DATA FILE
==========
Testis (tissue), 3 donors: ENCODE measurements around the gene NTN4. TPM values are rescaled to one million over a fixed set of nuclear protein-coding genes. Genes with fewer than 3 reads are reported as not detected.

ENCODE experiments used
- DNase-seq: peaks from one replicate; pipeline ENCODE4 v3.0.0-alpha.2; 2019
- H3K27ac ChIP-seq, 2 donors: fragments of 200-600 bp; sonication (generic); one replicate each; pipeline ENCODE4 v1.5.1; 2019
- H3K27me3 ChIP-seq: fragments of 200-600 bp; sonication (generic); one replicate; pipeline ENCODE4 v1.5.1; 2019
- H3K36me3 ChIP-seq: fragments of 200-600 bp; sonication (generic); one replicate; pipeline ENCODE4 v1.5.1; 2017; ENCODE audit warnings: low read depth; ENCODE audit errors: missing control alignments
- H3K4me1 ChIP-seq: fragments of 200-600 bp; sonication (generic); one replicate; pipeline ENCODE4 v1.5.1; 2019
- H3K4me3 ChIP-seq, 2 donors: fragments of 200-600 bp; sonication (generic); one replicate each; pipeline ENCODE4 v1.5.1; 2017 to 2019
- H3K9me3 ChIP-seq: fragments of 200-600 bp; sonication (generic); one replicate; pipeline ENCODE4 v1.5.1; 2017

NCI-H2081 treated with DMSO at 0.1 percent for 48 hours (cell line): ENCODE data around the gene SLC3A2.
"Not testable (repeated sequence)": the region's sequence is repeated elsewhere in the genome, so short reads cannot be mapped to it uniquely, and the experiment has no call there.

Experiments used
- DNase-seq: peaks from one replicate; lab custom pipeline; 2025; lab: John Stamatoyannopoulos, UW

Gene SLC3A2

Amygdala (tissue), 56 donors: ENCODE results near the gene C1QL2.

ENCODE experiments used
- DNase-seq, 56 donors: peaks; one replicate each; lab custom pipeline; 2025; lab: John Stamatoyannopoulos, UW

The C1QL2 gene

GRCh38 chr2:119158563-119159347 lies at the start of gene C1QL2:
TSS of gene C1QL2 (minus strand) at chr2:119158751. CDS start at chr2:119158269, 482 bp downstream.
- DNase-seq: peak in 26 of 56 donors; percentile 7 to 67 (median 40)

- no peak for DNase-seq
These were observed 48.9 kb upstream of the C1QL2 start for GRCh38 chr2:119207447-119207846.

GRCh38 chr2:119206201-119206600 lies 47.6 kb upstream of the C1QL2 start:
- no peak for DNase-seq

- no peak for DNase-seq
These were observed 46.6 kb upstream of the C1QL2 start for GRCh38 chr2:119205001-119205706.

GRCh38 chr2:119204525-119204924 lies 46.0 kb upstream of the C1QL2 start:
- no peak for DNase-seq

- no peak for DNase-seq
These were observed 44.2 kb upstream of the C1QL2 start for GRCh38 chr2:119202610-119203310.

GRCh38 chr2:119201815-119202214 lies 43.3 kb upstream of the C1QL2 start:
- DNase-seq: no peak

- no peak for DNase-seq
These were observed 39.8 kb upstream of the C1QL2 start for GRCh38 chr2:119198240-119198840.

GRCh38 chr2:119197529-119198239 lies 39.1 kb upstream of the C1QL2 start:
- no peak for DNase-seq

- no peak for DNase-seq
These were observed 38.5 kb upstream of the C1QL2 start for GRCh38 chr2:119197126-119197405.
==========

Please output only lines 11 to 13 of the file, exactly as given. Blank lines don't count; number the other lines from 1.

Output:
"Not testable (repeated sequence)": the region's sequence is repeated elsewhere in the genome, so short reads cannot be mapped to it uniquely, and the experiment has no call there.

Experiments used
- DNase-seq: peaks from one replicate; lab custom pipeline; 2025; lab: John Stamatoyannopoulos, UW